The relationship between a user’s physical location and that of the servers used for their video conferencing service of choice is, unsurprisingly, the key to low latency and a better experience, the Australian Competition and Consumer Commission (ACCC) said.
Using data collected during May, the SamKnows boxes used for NBN speed monitoring undertook a series of tests related to video conferencing and video streaming.
“Google Meet, Skype, and Teams exhibit significantly lower latency than the other services measured as these services use servers located in Australia,” the ACCC said in its Critical Services Report.
“Zoom, Webex, and GoToMeeting use servers based in the United States, the Netherlands, and Singapore, respectively.”
After publication, Zoom contested the ACCC’s findings by stating that it had data centres in Sydney and Melbourne. However, the service’s latency is well above its competitors — sitting above 200ms against well under 50ms for other services that use Australian servers. The ACCC report had used over 850 samples for Zoom in its report.
Of the video conferencing applications using servers within Australia, the ACCC said Western Australia had the highest latency for Google Meet and Teams, suggesting the use of servers on the east coast, while Skype had less of an issue due to it using alternate servers.
While the ACCC said the choice of speeds between 50Mbps and 100Mbps did not make a difference, for tests conducted with Webex and broken down by ISP, there was a difference.
Aussie Broadband had the lowest latency, typically 50ms quicker than its major rivals, followed by Exetel and TPG. The other tested retailers — MyRepublic, iiNet, Telstra, Vodafone, and Optus — were all clumped in a group around the 325ms mark.
The ACCC also said while fibre-to-the-premises and fibre-to-the-curb technologies provided lower latency than fibre-to-the-node and HFC connections, the difference was unlikely to be noticeable to users.
“The impact of access technology on those services with international servers is extremely small compared to overall latency,” it said.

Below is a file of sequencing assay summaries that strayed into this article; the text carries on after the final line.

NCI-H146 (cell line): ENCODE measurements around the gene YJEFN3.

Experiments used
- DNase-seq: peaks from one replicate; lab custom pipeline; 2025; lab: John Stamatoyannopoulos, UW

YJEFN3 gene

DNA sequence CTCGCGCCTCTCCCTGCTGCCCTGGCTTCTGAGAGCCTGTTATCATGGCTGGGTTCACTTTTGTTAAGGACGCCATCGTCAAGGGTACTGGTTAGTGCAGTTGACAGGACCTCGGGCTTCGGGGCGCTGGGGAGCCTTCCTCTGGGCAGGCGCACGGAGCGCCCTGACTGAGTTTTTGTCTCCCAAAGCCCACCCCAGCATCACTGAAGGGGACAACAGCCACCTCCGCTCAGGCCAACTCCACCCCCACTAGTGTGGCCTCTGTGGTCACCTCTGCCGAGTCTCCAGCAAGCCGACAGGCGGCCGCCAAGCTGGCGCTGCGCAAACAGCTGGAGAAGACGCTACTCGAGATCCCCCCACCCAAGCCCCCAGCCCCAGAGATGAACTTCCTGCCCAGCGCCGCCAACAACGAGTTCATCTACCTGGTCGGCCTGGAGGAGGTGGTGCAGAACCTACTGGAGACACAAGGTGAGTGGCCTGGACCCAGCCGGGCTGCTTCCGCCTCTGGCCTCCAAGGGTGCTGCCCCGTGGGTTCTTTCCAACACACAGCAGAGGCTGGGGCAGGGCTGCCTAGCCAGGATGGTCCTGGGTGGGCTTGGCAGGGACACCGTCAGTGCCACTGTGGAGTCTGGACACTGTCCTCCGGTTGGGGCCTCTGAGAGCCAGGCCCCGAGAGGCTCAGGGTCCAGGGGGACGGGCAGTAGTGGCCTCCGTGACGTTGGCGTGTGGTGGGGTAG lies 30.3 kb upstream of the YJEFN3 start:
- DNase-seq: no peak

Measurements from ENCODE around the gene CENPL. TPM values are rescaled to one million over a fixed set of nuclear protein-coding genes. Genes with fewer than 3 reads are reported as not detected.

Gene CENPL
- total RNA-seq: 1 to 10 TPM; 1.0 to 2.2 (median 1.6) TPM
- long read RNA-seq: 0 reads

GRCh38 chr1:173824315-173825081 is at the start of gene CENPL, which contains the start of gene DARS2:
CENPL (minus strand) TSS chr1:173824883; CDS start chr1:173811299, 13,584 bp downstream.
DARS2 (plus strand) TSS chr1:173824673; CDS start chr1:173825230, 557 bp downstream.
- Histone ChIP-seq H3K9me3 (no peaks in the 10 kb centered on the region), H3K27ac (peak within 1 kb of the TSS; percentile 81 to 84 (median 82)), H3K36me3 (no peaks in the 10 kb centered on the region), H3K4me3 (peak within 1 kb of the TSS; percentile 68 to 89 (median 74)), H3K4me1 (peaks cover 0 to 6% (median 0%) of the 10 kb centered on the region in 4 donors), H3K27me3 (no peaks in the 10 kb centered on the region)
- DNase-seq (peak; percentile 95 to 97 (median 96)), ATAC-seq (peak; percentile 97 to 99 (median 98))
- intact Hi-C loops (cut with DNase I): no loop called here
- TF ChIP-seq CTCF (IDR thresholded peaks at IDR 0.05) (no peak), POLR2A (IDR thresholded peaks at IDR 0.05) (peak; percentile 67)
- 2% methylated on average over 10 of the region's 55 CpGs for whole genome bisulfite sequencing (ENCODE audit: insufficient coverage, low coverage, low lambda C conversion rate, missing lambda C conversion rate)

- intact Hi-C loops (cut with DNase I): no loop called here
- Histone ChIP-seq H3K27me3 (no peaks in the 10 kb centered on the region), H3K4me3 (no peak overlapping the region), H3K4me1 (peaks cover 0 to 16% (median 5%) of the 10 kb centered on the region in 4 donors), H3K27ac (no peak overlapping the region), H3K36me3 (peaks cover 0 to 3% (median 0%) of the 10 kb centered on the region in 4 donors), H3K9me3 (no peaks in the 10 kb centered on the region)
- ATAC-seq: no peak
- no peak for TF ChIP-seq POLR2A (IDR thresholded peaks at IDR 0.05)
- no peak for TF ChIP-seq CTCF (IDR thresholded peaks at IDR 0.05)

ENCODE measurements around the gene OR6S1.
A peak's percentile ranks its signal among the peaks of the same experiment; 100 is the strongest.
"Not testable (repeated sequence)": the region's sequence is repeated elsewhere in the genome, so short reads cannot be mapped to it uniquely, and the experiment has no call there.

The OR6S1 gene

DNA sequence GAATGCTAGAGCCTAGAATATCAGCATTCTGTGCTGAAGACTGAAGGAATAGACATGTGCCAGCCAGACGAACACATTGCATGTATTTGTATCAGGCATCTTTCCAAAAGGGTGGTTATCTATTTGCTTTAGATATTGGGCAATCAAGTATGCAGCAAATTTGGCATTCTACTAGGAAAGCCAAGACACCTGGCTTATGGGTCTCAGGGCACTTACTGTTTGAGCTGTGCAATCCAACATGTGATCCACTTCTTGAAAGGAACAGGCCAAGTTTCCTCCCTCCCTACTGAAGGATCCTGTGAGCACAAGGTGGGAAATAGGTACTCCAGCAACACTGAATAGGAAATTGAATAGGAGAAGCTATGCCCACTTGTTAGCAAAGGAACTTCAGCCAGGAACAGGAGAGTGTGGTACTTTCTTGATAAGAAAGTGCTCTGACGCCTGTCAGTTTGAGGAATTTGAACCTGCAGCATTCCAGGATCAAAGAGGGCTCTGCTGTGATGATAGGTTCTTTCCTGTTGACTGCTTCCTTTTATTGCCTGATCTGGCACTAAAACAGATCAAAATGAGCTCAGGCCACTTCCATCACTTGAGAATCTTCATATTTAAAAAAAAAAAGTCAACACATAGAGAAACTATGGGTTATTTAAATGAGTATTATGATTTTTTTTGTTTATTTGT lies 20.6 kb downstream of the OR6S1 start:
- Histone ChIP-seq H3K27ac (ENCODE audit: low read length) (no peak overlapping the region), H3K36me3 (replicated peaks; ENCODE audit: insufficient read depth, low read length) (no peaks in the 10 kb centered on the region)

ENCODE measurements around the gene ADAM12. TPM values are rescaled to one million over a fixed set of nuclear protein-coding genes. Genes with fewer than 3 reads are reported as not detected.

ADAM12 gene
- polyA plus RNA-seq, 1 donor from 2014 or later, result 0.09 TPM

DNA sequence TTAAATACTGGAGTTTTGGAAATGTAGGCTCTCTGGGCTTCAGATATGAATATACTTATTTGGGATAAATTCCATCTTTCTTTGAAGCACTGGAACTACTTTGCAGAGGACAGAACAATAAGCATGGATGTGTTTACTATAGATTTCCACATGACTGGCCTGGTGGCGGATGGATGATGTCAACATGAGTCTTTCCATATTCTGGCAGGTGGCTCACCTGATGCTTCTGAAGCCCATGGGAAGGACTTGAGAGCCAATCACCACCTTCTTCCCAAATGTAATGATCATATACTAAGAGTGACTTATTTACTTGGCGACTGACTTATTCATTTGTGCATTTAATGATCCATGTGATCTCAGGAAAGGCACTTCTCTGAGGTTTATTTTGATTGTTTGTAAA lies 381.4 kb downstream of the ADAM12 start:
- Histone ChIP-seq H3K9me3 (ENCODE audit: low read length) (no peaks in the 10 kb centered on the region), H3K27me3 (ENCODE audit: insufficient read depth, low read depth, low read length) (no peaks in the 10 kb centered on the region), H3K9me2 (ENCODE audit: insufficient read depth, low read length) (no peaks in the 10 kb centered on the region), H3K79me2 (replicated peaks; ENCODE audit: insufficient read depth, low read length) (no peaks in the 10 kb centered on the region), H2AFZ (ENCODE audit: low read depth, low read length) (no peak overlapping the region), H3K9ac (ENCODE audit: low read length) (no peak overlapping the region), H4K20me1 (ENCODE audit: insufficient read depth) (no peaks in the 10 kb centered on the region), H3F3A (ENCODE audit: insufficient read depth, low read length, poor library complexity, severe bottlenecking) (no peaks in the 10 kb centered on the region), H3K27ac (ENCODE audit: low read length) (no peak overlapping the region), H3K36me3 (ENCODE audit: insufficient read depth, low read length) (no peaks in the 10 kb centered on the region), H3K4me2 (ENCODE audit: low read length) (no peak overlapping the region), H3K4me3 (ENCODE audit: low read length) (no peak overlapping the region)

For the video streaming services tests, the ACCC similarly said the differences between NBN access technologies was not noticeable, and any differences in its numbers were most likely caused by the sample.
The ACCC though, did take MyRepublic’s network design to task — to such an extent that it ended up excluding it from its analysis.
“Through investigation, we have found that all YouTube traffic for MyRepublic is served from Google’s central (off-net) YouTube servers in one city — Sydney. This differs from other RSPs, who host YouTube servers within their own network and in multiple locations too,” it said.
“This issue seems to cover all services with MyRepublic always routing through Sydney irrespective of location within Australia, thus also covering Netflix.”
MyRepublic was also dead last in webpage loading time tests conducted as part of the ACCC’s first monthly Measuring Broadband Australia report.
In general terms, the report released on Wednesday said the performance improvement of Netflix, compared with a February baseline, was higher than YouTube, and was likely due to changes the streaming service made at the start of the coronavirus pandemic.
The ACCC also pointed to a performance drop on May 19, which was when the NBN reported record peak download traffic of 14.5Tbps, thanks to a Call of Duty update.
Updated at 1:01pm AEST, 8 July 2020: Added Zoom comment.